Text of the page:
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EDITORIAL: It now pays not to work

One of the best ways to earn a living these days is not to earn a living.

Last month, the Committee to Unleash Prosperity released a study examining the value of welfare benefits in each state. In nearly half of the states, a family of four with both parents not working could receive annualized benefits equivalent or greater than the national median household income.

The report looked at unemployment benefits, which usually last six months, and Obamacare subsidies. In 14 states, the value of those subsidies worked out to an annual income of $80,000 or more. That’s the equivalent of both spouses earning $20 an hour or more while working full time. In three states, the benefits topped more $100,000 on an annualized basis. In Nevada, they are equal to more than $69,000 annually.

Consider that the average truck driver and machinist in Nevada earn less than $69,000 annually in pay and benefits. The average retail associate in Nevada earns $41,000 annually in wages and benefits. Remember this the next time service is slow at your favorite restaurant or retail establishment.

There’s widespread support for safety-net benefits that keep people out of poverty. But there’s much less support for handouts that keep people out of the job market. But that’s what many economists believe is happening. In February 2020, the labor force participation rate was 63.4 percent. In November 2022, it was 62.1 percent. There are millions of people who used to be working or looking for a job who aren’t currently interested in finding employment.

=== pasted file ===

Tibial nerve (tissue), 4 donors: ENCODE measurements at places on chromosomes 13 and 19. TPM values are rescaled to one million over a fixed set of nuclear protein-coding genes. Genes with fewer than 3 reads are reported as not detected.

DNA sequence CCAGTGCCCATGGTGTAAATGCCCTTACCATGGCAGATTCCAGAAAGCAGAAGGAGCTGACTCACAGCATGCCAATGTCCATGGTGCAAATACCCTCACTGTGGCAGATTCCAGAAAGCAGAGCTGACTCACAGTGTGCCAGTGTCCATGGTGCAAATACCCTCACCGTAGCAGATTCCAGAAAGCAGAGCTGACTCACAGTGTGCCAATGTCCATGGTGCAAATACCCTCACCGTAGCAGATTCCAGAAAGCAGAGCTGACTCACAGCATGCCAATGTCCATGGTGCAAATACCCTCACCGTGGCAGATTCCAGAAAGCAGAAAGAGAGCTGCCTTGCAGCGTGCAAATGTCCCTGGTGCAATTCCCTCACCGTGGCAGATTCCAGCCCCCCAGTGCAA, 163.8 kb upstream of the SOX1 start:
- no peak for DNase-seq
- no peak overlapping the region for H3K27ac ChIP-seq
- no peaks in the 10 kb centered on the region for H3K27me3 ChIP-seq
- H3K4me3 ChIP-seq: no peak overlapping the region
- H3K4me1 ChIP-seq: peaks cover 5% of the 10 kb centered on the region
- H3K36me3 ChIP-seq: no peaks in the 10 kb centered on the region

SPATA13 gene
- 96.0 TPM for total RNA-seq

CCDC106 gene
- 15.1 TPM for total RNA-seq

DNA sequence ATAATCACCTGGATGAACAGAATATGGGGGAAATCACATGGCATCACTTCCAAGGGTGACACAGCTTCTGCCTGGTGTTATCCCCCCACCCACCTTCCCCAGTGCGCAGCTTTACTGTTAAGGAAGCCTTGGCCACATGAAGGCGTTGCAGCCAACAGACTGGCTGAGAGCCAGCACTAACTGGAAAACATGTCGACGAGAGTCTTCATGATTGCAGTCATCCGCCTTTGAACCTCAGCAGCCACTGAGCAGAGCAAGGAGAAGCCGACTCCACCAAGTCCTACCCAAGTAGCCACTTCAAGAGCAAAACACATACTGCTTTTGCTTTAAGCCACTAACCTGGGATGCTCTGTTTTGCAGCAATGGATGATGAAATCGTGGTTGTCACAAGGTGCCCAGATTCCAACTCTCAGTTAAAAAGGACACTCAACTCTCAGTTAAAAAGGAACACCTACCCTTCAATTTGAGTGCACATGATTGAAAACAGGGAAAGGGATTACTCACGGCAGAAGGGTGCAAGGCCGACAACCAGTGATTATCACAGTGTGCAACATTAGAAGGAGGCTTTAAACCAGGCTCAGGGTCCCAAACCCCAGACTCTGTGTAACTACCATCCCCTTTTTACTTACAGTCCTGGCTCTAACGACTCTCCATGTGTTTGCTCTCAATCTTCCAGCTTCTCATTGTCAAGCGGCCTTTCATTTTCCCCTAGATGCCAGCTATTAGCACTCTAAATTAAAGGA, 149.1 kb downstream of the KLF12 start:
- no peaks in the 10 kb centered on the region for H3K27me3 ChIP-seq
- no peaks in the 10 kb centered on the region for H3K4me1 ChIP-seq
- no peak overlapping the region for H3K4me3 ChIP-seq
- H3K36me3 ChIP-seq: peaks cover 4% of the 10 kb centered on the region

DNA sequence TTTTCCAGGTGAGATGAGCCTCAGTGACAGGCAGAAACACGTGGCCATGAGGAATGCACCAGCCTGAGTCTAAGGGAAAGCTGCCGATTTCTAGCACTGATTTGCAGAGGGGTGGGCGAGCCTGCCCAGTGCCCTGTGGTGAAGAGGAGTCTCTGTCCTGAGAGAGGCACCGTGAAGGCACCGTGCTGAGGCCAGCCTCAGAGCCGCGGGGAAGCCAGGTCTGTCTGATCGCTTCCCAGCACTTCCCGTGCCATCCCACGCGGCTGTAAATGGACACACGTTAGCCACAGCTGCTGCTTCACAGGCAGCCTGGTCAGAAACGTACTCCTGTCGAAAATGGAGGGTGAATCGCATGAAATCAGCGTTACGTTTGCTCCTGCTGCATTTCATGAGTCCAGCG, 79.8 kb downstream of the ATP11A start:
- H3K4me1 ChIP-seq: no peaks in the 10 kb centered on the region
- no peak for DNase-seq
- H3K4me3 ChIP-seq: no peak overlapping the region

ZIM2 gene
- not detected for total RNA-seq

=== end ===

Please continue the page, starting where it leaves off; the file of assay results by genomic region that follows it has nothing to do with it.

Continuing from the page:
If the government makes not working as financially attractive as working full time at a reasonable wage, it’s inevitable that some people will choose the former over the latter. But the goal should be to use the safety net as a temporary crutch not as a means to promote dependency.

One might wonder how this study squares with claims from progressives about widespread American poverty. The Census Bureau reports the poverty rate was 12.8 percent in 2021. But “government statistical reports exclude ‘noncash’ sources of income, which excludes most transfers from social programs,” The Wall Street Journal noted in a recent book review of “The Myth of American Inequality.” “Taxes (paid disproportionately by high earners) are also ignored in official calculations.” When benefits are included, the poverty rate drops below 2 percent.

If we’re going to have a debate about the safety net, it would help to have the facts. Surely the reality that government benefits in many cases are outstripping the earnings of even middle-class families should be part of the equation.

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